The SPD leadership has tried to convince voters that it will become a new leftist force in an upcoming government – a win-win that also brings stability to the country and Europe even as polarization erodes a sense of democracy elsewhere. Martin Schultz, the SPD candidate who alienated voters by ruling out another “grand coalition” with Merkel and then performing a U-turn, stepped down from the party earlier this month, tapping Andrea Nahles to take his place. “We will not do a runner in this government. We will make our own policy proposals. We will consciously stand up to Mrs. Merkel,” Ms. Nahles said before SPD voting began Feb. 20. Results will be declared March 4.
It is a recognition that Germans are demanding more ideology, especially the youth. The NoGroKo movement bears some resemblance to the left-wing revolt in Britain that catapulted hardliner Jeremy Corbyn to the head of the Labour Party. The SPD has seen membership increase by some 25,000 since the beginning of the year, introducing a wild card into the upcoming SPD ballot among 464,000 members.
The rise of the AfD
Many in Germany want the deal ratified. They fear new elections would empower the far-right Alternative for Germany (AfD), which scored 13 percent in the September race and made it into parliament for the first time, especially since voters are angry that politicians have taken so long to form a government in the first place. In a poll last week, they scored higher than the SPD for the first time.
In either scenario, the AfD platform is bound to get larger. Under a “grand coalition,” they become the main opposition. The party, mostly known as an anti-immigrant force, has more recently appealed to more moderate but frustrated voters, selling itself as the only one with ideological distinction in Germany today. Andreas Urbanek, who leads the local branch of the AfD in Dortmund, says his party is “just starting to take off,” because it offers an alternative. “It is distinguishable from the established parties," he says. "That is our main selling point.”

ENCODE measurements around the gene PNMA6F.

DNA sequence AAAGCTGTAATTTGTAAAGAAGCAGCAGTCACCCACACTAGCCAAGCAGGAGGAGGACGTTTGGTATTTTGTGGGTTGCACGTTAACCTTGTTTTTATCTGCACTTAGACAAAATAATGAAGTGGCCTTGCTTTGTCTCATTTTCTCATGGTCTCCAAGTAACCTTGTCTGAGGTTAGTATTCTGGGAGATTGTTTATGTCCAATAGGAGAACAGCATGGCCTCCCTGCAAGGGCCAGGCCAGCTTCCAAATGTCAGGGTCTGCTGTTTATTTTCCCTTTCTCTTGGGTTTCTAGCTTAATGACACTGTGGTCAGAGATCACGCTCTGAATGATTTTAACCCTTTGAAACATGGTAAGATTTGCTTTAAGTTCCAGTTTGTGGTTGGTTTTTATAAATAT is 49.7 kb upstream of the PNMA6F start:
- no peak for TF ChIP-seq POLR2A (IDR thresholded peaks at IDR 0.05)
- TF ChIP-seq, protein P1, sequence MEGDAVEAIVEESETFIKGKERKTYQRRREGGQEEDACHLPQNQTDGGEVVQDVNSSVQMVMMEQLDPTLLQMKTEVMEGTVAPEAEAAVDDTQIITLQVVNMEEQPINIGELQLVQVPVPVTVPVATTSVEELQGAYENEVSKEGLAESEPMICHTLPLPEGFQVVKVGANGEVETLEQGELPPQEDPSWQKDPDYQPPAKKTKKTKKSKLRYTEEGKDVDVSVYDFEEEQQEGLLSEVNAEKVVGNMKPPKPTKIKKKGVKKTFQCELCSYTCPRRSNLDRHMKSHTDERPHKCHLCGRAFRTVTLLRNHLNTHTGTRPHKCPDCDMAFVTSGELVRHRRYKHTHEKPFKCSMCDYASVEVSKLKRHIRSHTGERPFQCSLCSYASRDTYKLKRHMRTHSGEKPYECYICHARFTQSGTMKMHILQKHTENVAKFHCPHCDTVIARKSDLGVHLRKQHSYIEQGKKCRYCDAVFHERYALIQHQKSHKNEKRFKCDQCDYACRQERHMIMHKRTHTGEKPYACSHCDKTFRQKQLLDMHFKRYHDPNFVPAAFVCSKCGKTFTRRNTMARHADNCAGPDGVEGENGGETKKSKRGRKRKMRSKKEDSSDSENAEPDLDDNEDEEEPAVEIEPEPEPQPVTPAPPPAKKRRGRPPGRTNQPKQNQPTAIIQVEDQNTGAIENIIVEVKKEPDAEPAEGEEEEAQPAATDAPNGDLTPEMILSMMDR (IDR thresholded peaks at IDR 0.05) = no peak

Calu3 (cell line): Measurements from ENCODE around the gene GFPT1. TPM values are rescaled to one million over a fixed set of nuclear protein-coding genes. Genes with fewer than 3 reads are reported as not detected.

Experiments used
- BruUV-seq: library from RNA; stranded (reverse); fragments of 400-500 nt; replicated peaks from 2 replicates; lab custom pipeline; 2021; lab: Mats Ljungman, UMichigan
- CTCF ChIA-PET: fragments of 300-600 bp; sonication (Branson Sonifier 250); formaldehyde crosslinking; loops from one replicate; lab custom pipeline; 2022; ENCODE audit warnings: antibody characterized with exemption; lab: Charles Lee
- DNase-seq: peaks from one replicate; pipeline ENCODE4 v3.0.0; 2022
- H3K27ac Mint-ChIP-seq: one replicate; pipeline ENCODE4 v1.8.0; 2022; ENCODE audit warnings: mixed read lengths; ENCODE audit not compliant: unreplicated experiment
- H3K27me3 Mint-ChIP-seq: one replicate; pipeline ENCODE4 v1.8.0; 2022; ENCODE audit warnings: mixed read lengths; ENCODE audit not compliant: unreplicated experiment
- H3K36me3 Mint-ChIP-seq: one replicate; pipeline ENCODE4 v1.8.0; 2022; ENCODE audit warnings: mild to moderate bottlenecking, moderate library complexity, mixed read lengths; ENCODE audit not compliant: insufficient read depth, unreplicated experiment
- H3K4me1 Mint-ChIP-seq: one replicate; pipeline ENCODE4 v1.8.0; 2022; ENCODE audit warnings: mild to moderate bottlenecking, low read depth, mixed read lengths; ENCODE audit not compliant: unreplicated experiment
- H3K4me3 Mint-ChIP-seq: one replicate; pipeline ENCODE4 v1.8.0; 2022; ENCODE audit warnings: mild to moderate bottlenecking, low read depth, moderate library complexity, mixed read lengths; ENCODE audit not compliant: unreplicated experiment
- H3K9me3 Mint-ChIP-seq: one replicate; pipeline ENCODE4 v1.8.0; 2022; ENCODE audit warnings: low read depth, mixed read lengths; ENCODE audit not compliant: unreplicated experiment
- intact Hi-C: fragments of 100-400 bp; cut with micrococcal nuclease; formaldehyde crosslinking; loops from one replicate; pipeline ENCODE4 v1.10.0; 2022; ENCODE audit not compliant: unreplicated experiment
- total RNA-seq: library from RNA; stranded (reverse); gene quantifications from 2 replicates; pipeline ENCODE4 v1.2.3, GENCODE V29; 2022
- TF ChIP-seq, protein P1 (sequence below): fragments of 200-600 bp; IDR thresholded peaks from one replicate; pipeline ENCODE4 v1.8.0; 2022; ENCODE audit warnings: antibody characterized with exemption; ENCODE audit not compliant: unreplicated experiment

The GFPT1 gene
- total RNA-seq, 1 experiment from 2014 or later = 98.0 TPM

The AfD gained considerable ground everywhere, including 10 percent in Dortmund, but nowhere more so than in eastern Germany. In Frankfurt an der Oder, which sits on the border with Poland, the AfD won 21 percent of the vote. Martin Patzelt, a national lawmaker from the CDU representing the district, says that might not be a bad thing as it brings more frank talk to German politics.
Mr. Patzelt confesses that he didn’t want to run for office in the September race. But when Alexander Gauland, a co-founder of the AfD, announced he’d be a candidate in this district, Patzelt felt he had no choice. "I'm 70 years old, but when I heard that the AfD was trying to take over my district, that was a huge problem,” he says.
His party did come in first place, with 27 percent of the vote. “But now that the AfD is in parliament, we can openly have debates, which I find good. They can reassure many of their voters and introduce more into the public debate. That’s important for gaining new insights, also for the CDU,” he says. “The AfD reminds us how the people feel and think.”
‘There are a lot of fears’
Germans seem to be yearning for more honest introspection, even if it puts them in an unfamiliar place. It’s part of a wider struggle of social democracy across Europe amid changing economies and communities.
In Cologne, Sophie Passmann, a comedian who writes a column on politics and society for Spiegel Daily, says her party has aligned with the educated middle class on the left. But she says it has failed to recognize fears among the traditional working class, including of migration. “We are pretending that every member is automatically someone who says, ‘open the gates, bring them in, we will support them,’” she says. “We have to acknowledge that they are scared, and that they are not willing to support everyone.”
Says Ms. Passmann: “That is hard to admit.”
Ms. Tasan-Funke says the anguished politics in Germany since September clearly show that the political establishment is out of touch with demands on the ground.
“There are a lot of fears on both sides, that new elections will bring worse results than we already have,” she says. “But I think you shouldn’t listen to fear when making decisions that are that important.”